Honorary doctor Denis Mukwege wins the 2018 Nobel Peace Prize
Denis Mukwege, honorary doctor of medicine at Umeå University, together with Nadia Murad, has been awarded the 2018 Nobel Peace Prize for their efforts to end the use of sexual violence as a weapon of war and armed conflict.
Dr Denis Mukwege, honorary doctor of medicine at Umeå Univerity, wins the 2018 Nobel Peace Prize.
"Umeå University has followed Denis Mukwege's efforts in the Democratic Republic of Congo for several years and is incredibly happy that his important work has been paid attention to. He is a well-deserving laureate and we are looking forward to welcoming him here again soon," says Hans Adolfsson, Vice-Chancellor of Umeå University.
In a country that through history has been called both "the heart of darkness" and "the rape capital of the world", Denis Mukwege, surgeon and gynaecologist, has become hope personified. Since the Panzi Hospital was established in Bukavu in 2008, Denis Mukwege and his staff have treated thousands of patients who have fallen victim to such assaults. Denis Mukwege has treated thousands of women and children over the years who have been victims of sexual abuse.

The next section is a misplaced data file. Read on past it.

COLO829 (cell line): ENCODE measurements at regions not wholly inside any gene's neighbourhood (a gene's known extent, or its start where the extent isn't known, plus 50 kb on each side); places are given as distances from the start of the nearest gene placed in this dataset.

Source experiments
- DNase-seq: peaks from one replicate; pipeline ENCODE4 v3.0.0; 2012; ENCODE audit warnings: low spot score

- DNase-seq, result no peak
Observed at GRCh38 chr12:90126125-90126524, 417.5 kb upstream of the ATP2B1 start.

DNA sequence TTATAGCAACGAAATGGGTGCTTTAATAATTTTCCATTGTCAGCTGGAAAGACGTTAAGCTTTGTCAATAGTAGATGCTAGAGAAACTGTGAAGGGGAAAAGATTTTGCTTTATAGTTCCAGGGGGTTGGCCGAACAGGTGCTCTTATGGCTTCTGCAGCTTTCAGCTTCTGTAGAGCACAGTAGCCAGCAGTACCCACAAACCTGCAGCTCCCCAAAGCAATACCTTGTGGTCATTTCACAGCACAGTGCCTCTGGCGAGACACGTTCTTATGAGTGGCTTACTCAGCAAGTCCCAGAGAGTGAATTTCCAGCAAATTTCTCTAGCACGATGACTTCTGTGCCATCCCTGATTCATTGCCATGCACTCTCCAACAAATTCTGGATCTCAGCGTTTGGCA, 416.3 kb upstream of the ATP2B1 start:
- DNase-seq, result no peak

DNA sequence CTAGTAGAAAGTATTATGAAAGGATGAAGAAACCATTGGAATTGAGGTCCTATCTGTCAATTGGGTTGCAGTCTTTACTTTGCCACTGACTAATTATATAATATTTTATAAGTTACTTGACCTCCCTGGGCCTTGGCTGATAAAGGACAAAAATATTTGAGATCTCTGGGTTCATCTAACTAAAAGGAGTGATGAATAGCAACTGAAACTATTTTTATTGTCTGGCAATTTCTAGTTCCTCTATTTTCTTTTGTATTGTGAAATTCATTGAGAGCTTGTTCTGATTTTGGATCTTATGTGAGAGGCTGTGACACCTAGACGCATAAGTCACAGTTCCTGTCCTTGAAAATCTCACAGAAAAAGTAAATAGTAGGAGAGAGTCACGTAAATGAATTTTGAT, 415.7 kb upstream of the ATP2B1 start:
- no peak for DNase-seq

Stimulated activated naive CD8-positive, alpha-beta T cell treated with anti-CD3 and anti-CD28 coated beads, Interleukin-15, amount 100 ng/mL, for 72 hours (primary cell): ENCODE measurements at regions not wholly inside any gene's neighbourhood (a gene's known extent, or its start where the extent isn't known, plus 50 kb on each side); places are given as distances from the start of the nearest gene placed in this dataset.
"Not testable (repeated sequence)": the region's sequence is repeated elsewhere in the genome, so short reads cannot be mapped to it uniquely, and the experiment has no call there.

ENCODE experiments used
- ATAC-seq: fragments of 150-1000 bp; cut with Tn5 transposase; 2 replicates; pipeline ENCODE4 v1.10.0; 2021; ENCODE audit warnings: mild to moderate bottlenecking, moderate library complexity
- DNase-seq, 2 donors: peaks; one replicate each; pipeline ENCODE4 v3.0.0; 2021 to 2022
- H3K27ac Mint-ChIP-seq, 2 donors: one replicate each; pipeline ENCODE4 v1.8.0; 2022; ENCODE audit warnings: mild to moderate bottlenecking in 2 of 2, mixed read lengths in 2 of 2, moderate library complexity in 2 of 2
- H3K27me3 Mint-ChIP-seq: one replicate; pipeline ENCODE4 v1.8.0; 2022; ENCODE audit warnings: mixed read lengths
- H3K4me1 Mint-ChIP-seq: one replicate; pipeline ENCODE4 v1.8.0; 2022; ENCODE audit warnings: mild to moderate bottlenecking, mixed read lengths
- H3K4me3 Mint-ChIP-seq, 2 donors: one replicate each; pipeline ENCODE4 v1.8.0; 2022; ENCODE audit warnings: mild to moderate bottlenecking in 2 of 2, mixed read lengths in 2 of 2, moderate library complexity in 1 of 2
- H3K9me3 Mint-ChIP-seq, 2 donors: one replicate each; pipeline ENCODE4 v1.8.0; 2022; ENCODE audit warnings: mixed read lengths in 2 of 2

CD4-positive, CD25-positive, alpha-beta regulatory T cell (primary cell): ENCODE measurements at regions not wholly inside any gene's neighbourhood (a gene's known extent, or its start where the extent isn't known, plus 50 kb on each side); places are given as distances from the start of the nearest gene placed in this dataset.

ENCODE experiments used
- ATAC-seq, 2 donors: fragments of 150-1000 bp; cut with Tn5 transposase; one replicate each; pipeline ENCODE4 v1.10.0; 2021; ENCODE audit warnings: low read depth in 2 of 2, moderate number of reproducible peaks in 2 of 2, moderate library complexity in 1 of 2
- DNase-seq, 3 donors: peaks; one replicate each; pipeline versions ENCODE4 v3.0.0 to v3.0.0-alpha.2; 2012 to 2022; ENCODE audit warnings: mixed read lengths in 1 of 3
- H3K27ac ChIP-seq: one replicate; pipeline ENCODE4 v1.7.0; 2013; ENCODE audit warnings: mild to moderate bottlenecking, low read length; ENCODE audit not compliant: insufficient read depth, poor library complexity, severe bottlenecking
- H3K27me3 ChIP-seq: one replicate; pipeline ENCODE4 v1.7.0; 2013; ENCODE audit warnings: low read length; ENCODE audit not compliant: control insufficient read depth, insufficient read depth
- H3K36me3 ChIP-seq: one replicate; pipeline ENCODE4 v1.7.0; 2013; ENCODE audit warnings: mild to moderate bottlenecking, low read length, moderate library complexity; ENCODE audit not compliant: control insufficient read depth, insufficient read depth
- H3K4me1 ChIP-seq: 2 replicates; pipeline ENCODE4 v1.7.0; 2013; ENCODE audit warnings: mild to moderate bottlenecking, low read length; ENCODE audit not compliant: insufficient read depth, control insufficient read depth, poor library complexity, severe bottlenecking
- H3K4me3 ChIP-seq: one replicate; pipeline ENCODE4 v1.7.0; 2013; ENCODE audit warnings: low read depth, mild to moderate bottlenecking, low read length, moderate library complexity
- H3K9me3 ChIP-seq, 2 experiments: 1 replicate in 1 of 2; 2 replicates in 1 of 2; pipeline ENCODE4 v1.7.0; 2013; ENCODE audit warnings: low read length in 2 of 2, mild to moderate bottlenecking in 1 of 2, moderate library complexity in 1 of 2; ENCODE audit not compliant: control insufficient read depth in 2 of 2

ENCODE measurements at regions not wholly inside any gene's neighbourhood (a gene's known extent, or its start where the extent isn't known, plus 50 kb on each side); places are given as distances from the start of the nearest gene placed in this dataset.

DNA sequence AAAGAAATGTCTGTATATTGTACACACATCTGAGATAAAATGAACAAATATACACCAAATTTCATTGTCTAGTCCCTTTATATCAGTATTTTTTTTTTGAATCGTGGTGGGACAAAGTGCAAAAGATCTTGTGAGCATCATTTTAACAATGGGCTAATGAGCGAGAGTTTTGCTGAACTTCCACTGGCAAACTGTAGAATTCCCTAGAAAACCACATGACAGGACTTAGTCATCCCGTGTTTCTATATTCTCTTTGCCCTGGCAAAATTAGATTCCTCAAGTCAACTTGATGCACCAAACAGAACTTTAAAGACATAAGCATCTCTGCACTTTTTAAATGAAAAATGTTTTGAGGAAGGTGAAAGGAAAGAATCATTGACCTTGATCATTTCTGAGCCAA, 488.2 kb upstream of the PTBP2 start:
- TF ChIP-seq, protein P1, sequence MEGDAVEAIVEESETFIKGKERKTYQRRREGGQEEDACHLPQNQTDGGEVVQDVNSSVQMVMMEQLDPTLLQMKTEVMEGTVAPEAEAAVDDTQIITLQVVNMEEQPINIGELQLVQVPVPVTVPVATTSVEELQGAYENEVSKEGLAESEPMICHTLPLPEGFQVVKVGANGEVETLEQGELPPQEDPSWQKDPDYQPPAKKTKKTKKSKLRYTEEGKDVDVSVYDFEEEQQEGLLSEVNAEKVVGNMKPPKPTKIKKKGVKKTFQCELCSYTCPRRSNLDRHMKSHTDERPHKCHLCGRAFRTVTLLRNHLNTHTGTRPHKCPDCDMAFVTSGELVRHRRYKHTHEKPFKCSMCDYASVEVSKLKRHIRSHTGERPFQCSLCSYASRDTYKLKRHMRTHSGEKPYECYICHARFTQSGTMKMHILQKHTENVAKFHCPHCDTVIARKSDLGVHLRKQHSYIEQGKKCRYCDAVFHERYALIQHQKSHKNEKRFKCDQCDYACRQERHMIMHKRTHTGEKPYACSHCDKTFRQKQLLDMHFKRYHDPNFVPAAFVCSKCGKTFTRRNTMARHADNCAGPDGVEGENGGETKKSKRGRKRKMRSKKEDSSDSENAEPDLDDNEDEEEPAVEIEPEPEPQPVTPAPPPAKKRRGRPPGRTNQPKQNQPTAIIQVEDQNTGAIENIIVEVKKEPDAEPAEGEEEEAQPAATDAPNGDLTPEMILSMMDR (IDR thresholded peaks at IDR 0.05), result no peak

Denis Mukwege was promoted honorary doctor at Umeå University in 2010 and visited Umeå University at the 2016 Annual Celebration in which newly appointed professors are installed, and honorary doctors and scientific award recipients are celebrated. In conjunction with his visit, he spoke of the road to peace in DR Congo and the film "The man who mends women" about his life and work was shown.
Denis Mukwege has a special place for Umeå in his heart.
"He often says there's something special about Umeå," according to Ellinor Ädelroth, professor emerita, lung physician and former Head of the Department of Public Health and Clinical Medicine.
She has worked closely to Denis Mukwege for several years and is currently working with him at the Panzi Hospital in DR Congo.
Denis Mukwege shares the Prize with the human rights activist Nadia Murad from Iraq. Nadia Murad is just one of an estimated 3,000 Yazidi girls and women who were victims of rape and other abuses by the IS army.